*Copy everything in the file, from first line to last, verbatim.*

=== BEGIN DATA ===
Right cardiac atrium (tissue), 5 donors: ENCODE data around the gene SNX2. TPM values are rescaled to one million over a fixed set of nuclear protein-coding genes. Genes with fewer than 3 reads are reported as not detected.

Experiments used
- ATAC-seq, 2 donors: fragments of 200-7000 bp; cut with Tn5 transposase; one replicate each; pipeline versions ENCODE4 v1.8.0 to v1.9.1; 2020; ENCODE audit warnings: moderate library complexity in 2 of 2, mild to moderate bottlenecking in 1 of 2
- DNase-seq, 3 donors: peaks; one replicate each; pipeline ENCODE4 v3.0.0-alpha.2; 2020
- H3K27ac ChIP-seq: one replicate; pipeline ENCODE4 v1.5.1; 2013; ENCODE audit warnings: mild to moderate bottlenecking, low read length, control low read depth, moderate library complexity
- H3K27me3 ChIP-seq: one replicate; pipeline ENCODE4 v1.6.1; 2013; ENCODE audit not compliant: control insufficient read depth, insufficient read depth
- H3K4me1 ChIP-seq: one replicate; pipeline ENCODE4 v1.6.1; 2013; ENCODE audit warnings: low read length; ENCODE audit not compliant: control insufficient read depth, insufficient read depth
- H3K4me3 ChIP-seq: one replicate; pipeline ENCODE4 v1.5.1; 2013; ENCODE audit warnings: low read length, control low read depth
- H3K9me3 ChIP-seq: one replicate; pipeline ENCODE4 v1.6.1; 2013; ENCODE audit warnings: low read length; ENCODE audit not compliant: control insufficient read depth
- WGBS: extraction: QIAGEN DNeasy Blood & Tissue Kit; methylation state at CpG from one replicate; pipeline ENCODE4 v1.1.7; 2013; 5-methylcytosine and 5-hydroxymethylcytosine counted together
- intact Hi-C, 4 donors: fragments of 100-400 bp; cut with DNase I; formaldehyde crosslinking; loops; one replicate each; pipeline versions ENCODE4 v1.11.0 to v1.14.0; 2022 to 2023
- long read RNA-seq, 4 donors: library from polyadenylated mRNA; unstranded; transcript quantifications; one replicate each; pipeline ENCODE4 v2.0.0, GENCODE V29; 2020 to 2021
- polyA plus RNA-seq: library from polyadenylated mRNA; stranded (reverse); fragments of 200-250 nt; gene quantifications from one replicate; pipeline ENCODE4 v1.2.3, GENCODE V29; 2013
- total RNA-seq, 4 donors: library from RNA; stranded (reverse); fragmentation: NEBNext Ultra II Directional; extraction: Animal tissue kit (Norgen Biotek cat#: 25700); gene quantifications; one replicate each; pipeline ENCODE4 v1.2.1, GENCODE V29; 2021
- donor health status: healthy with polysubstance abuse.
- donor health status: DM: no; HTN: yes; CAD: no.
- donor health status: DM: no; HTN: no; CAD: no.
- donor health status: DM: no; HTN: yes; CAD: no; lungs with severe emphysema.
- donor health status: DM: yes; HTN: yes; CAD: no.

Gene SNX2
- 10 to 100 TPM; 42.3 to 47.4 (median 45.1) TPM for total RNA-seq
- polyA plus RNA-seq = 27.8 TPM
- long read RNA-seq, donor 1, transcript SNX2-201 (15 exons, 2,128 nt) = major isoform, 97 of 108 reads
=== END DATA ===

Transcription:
Right cardiac atrium (tissue), 5 donors: ENCODE data around the gene SNX2. TPM values are rescaled to one million over a fixed set of nuclear protein-coding genes. Genes with fewer than 3 reads are reported as not detected.

Experiments used
- ATAC-seq, 2 donors: fragments of 200-7000 bp; cut with Tn5 transposase; one replicate each; pipeline versions ENCODE4 v1.8.0 to v1.9.1; 2020; ENCODE audit warnings: moderate library complexity in 2 of 2, mild to moderate bottlenecking in 1 of 2
- DNase-seq, 3 donors: peaks; one replicate each; pipeline ENCODE4 v3.0.0-alpha.2; 2020
- H3K27ac ChIP-seq: one replicate; pipeline ENCODE4 v1.5.1; 2013; ENCODE audit warnings: mild to moderate bottlenecking, low read length, control low read depth, moderate library complexity
- H3K27me3 ChIP-seq: one replicate; pipeline ENCODE4 v1.6.1; 2013; ENCODE audit not compliant: control insufficient read depth, insufficient read depth
- H3K4me1 ChIP-seq: one replicate; pipeline ENCODE4 v1.6.1; 2013; ENCODE audit warnings: low read length; ENCODE audit not compliant: control insufficient read depth, insufficient read depth
- H3K4me3 ChIP-seq: one replicate; pipeline ENCODE4 v1.5.1; 2013; ENCODE audit warnings: low read length, control low read depth
- H3K9me3 ChIP-seq: one replicate; pipeline ENCODE4 v1.6.1; 2013; ENCODE audit warnings: low read length; ENCODE audit not compliant: control insufficient read depth
- WGBS: extraction: QIAGEN DNeasy Blood & Tissue Kit; methylation state at CpG from one replicate; pipeline ENCODE4 v1.1.7; 2013; 5-methylcytosine and 5-hydroxymethylcytosine counted together
- intact Hi-C, 4 donors: fragments of 100-400 bp; cut with DNase I; formaldehyde crosslinking; loops; one replicate each; pipeline versions ENCODE4 v1.11.0 to v1.14.0; 2022 to 2023
- long read RNA-seq, 4 donors: library from polyadenylated mRNA; unstranded; transcript quantifications; one replicate each; pipeline ENCODE4 v2.0.0, GENCODE V29; 2020 to 2021
- polyA plus RNA-seq: library from polyadenylated mRNA; stranded (reverse); fragments of 200-250 nt; gene quantifications from one replicate; pipeline ENCODE4 v1.2.3, GENCODE V29; 2013
- total RNA-seq, 4 donors: library from RNA; stranded (reverse); fragmentation: NEBNext Ultra II Directional; extraction: Animal tissue kit (Norgen Biotek cat#: 25700); gene quantifications; one replicate each; pipeline ENCODE4 v1.2.1, GENCODE V29; 2021
- donor health status: healthy with polysubstance abuse.
- donor health status: DM: no; HTN: yes; CAD: no.
- donor health status: DM: no; HTN: no; CAD: no.
- donor health status: DM: no; HTN: yes; CAD: no; lungs with severe emphysema.
- donor health status: DM: yes; HTN: yes; CAD: no.

Gene SNX2
- 10 to 100 TPM; 42.3 to 47.4 (median 45.1) TPM for total RNA-seq
- polyA plus RNA-seq = 27.8 TPM
- long read RNA-seq, donor 1, transcript SNX2-201 (15 exons, 2,128 nt) = major isoform, 97 of 108 reads